Risky but popular among Amateur Bodybuilders: Steroids!

Despite their risks, steroids are very common among amateur bodybuilders. Which makes the fight of the prosecutors against the illegal means so complicated.

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Kai Gräber is a man who likes his job. He doesn’t say that, but whoever listens to him must almost inevitably arrive at this assessment. When the chief public prosecutor talks about how he and his colleagues found out about one or the other evildoer, his eyes flash. The hunting fever is almost palpable. In focus: doping sinners.

Gräber heads the Department XV of the Public Prosecutor’s Office Munich I. In 2009 there was a premiere there, Germany’s first public prosecutor’s office with a focus on the fight against doping started its work. Since then, Gräber & Co. have worked their way through 7000 preliminary proceedings, most of which have been played in the testosterone-impregnated environment of bodybuilders and strength athletes. In Germany, anabolic steroids are for the most part covered by the prescription ordinance and can therefore only be legally acquired by medical prescription. Violations are prosecuted under the Medicines Act and the Anti-Doping Act.

The drugs are often manufactured in illegal laboratories

Graves regularly experience what this looks like. In dark cellars, prosecutors and police have already excavated dozens of underground laboratories. What they found there had very little to do with how one imagines a chemical laboratory to be, says Gräber. Hygiene doesn’t matter. Nor does the purity of the ingredients. ”

It’s amazing what people inject themselves with,” says Gräber. “Some of the stuff clumps in such a way that it hardly goes through the cannula. But they still press it in.” On pictures you can see ampoules with greasy liquids that you don’t want to touch with gloves, let alone spray.

Chief Public Prosecutor Kai Gräber investigates doping offenders

In bodybuilder circles, however, striving for muscles is usually more important than health. Almost nobody gets away without side effects. The consequences can be devastating and range from hair loss to fatty liver or liver tumours. Steroids can lead to feminization of the body. The testicles shrink and the heart expands unnaturally.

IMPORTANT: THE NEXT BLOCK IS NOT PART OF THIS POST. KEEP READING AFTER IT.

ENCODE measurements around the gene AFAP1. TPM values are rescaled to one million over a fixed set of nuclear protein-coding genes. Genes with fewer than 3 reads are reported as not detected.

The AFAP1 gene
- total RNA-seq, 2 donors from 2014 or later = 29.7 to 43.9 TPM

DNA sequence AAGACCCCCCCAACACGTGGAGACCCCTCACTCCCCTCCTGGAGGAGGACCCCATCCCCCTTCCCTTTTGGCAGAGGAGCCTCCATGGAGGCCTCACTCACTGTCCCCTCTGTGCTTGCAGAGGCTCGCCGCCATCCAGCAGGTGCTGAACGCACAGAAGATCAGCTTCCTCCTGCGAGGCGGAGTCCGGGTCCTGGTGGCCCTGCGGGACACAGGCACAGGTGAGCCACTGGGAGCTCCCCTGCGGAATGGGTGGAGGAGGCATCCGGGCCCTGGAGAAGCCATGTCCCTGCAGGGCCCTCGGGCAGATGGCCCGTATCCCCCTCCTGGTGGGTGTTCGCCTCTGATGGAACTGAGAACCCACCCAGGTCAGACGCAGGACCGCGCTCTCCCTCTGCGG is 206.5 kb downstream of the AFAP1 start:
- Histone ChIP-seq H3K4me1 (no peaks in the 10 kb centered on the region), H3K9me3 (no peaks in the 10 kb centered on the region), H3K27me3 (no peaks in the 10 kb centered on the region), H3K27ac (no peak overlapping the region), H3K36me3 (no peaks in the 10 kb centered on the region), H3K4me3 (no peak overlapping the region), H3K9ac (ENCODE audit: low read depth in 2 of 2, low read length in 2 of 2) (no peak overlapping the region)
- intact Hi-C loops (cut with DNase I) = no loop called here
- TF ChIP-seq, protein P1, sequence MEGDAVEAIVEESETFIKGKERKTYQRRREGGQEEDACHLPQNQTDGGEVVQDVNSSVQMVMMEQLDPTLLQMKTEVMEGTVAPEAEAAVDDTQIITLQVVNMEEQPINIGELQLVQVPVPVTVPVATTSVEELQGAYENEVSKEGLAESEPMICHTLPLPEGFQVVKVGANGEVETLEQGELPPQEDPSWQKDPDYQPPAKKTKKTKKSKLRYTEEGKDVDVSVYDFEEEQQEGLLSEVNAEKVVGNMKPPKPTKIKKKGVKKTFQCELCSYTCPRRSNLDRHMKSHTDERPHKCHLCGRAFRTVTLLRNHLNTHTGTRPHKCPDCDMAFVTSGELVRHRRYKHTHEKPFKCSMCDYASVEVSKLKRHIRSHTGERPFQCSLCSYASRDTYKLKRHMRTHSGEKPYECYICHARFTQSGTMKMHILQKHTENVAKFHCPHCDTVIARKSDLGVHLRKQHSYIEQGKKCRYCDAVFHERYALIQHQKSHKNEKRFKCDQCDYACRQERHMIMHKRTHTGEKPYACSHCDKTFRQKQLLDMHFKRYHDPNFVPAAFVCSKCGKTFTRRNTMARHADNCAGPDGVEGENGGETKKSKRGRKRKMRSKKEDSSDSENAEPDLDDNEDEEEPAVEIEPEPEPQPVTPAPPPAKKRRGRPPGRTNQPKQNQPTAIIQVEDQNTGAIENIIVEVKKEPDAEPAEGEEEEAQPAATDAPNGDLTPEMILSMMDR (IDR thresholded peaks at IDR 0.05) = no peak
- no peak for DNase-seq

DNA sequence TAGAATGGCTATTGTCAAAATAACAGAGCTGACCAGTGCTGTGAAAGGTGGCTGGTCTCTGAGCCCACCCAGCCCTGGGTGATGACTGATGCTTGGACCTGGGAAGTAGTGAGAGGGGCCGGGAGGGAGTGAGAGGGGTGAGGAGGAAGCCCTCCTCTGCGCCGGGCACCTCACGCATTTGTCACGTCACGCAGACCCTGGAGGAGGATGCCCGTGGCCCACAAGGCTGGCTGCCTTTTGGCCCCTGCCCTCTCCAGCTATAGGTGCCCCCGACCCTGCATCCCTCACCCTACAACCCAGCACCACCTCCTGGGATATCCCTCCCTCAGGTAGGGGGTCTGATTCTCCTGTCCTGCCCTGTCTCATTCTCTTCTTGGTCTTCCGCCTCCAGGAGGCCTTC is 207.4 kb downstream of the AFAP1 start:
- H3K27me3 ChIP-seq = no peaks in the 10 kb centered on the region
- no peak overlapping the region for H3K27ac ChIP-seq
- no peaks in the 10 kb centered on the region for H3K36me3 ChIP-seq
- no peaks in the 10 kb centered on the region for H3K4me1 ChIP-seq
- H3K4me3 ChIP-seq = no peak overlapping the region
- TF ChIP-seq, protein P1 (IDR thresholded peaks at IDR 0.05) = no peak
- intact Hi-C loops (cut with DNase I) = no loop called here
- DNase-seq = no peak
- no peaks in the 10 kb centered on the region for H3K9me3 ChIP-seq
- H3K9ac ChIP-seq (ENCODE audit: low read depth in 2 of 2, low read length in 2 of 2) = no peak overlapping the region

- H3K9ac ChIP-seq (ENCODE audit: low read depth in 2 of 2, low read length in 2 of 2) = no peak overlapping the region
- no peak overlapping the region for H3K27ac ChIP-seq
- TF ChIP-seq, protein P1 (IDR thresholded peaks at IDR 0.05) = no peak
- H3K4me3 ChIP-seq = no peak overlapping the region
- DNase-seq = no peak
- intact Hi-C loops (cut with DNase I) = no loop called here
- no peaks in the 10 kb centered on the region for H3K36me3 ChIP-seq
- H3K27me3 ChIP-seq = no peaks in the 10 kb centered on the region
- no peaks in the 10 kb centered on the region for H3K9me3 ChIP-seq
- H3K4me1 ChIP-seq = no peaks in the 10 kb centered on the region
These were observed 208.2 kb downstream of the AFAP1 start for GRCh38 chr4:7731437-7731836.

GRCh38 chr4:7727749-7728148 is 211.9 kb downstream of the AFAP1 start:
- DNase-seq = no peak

“There are plenty of good reasons why steroids are forbidden,” says Gräber.

What’s more, nobody knows exactly what’s in the products from underground laboratories. In some cases, for example, the dosage of the active substance is significantly higher than in comparable products from pharmacies.

The illegal doping trade in steroids is booming

One of the most spectacular cases from this milieu ended up in court in Augsburg last year. The accusation: illegal trade in prescription drugs and doping substances in sports. Five men from the greater Berlin area and one woman from Augsburg had been involved in a lively trade in anabolic steroids in the German capital. According to graves, the underground laboratory delivered about 150,000 ampoules and 280,000 capsules of anabolic steroids in the four years until it was discovered. The perpetrators were brazen enough to advertise their products on the Internet. They had a total of 50 different preparations on offer. The profit was hundreds of thousands of euros. The ingredients were ordered by the gang in China. The 1st criminal chamber in Augsburg imposed several prison sentences. The principal offender is imprisoned for six years.

But this kind of doping has nothing to do with professional top-class sport. 85 percent of the cases that involve graves come from amateur sport, preferably in the field of bodybuilding. The 2015 Anti-Doping Act has not changed this either. Gräber is cautious about its effectiveness.

“Neither does it benefit us, nor does it hinder our work.”

The law, which was enforced against the massive resistance of organised sport, was intended to initiate an effective means against doping in top-class sport. That is the theory. In practice, the law has a crucial weakness: it does not have a leniency programme. Without such a regulation, however, he cannot offer anything to potential whistleblowers, says Gräber.

“So why should anyone give us tips if they are incriminating themselves?

In addition, there is no “de facto” cooperation with the sports associations. They don’t want us,” says Gräber. Among other things, he felt this when he visited the Chiemgau Arena in Ruhpolding in the run-up to the 2012 Biathlon World Championships. “There’s no interest in working with us there.

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